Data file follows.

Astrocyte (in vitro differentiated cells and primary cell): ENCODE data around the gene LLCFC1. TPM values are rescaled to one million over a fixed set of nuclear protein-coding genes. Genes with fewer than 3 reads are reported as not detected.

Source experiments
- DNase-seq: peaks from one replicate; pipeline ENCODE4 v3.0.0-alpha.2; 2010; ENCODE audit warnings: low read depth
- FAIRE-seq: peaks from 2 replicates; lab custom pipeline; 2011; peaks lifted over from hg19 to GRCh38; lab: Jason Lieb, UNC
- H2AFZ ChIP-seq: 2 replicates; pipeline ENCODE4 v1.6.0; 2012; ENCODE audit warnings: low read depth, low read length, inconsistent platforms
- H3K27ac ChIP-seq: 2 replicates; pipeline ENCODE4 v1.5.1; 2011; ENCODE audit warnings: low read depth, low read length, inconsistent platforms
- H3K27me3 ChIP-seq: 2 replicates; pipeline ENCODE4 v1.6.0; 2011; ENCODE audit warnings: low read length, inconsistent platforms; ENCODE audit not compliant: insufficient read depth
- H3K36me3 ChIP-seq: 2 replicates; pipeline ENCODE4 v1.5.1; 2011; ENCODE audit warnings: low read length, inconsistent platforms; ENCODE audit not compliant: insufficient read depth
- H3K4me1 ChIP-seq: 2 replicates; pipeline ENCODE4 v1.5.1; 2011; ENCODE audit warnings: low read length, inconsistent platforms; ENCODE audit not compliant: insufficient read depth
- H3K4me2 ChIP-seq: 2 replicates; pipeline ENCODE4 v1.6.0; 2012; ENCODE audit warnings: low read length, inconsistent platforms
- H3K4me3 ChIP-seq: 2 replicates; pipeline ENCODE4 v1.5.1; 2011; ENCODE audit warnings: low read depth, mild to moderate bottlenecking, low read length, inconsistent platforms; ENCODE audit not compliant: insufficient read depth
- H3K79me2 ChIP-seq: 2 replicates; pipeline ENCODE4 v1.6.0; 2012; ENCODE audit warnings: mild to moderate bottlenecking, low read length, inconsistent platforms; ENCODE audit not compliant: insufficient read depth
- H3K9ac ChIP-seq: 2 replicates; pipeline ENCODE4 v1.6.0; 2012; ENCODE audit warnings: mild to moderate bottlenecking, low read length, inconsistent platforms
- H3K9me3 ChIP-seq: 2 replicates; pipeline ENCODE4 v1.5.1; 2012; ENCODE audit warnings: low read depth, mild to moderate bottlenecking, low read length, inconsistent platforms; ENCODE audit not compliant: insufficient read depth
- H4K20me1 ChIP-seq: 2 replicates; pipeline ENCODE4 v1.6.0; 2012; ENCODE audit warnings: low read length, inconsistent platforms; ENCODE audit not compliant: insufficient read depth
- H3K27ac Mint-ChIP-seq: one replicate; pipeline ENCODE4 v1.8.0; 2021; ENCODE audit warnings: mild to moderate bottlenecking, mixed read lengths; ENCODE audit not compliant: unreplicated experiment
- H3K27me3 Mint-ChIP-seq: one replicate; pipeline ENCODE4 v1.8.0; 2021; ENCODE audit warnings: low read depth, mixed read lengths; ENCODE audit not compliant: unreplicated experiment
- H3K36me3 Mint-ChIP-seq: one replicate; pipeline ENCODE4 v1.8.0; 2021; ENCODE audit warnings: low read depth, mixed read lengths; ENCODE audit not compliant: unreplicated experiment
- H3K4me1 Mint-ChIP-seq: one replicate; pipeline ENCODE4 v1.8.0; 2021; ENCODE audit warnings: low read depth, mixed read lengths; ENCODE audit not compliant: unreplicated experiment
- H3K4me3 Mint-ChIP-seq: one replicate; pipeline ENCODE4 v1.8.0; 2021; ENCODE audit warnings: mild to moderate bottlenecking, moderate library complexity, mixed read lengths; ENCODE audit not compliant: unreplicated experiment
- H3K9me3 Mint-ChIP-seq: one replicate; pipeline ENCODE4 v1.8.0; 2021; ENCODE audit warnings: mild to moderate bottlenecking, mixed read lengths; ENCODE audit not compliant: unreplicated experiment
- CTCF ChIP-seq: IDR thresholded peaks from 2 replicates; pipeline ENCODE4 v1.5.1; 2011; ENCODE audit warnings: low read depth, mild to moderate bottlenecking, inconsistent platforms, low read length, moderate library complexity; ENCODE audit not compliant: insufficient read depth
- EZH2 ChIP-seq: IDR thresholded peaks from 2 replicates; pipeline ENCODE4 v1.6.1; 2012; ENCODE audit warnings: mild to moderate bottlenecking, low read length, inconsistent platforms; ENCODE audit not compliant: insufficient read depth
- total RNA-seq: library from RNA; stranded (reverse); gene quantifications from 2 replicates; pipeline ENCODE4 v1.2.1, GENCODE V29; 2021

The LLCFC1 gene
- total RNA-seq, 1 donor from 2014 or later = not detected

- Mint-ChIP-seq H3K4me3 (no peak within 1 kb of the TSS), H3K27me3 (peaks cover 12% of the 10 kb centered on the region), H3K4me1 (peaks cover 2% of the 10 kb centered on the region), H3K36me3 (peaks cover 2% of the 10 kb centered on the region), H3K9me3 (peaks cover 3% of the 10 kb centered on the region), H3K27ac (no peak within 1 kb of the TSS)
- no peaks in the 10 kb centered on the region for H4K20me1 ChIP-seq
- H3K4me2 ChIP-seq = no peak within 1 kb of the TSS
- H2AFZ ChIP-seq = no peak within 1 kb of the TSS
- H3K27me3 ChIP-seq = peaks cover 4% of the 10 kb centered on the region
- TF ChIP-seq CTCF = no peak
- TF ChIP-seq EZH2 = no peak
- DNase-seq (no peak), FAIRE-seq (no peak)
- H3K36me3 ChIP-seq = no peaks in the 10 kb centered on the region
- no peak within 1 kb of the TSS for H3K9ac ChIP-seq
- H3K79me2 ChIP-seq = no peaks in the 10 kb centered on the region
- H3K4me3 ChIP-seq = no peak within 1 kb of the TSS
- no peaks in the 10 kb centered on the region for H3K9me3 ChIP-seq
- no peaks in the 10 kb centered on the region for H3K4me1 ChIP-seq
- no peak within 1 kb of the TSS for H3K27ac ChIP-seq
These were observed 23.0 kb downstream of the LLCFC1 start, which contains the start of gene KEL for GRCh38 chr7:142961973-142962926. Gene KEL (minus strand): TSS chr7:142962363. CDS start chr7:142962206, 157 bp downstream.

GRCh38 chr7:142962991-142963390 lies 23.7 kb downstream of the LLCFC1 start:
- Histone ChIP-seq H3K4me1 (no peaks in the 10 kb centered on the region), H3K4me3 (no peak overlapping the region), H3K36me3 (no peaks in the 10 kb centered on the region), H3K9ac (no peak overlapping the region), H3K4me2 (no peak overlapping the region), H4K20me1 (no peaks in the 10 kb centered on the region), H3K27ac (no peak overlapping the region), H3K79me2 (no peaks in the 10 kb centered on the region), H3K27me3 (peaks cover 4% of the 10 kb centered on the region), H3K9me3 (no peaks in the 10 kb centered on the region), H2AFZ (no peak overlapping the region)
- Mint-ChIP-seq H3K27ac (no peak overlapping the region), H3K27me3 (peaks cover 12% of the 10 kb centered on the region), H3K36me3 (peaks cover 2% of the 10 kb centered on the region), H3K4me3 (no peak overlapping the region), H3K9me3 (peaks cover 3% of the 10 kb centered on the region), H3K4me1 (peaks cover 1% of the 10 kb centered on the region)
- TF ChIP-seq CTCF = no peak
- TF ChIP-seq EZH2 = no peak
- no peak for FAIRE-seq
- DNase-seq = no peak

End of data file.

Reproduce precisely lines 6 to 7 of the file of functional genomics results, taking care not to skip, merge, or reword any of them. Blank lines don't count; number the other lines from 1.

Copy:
- H3K27ac ChIP-seq: 2 replicates; pipeline ENCODE4 v1.5.1; 2011; ENCODE audit warnings: low read depth, low read length, inconsistent platforms
- H3K27me3 ChIP-seq: 2 replicates; pipeline ENCODE4 v1.6.0; 2011; ENCODE audit warnings: low read length, inconsistent platforms; ENCODE audit not compliant: insufficient read depth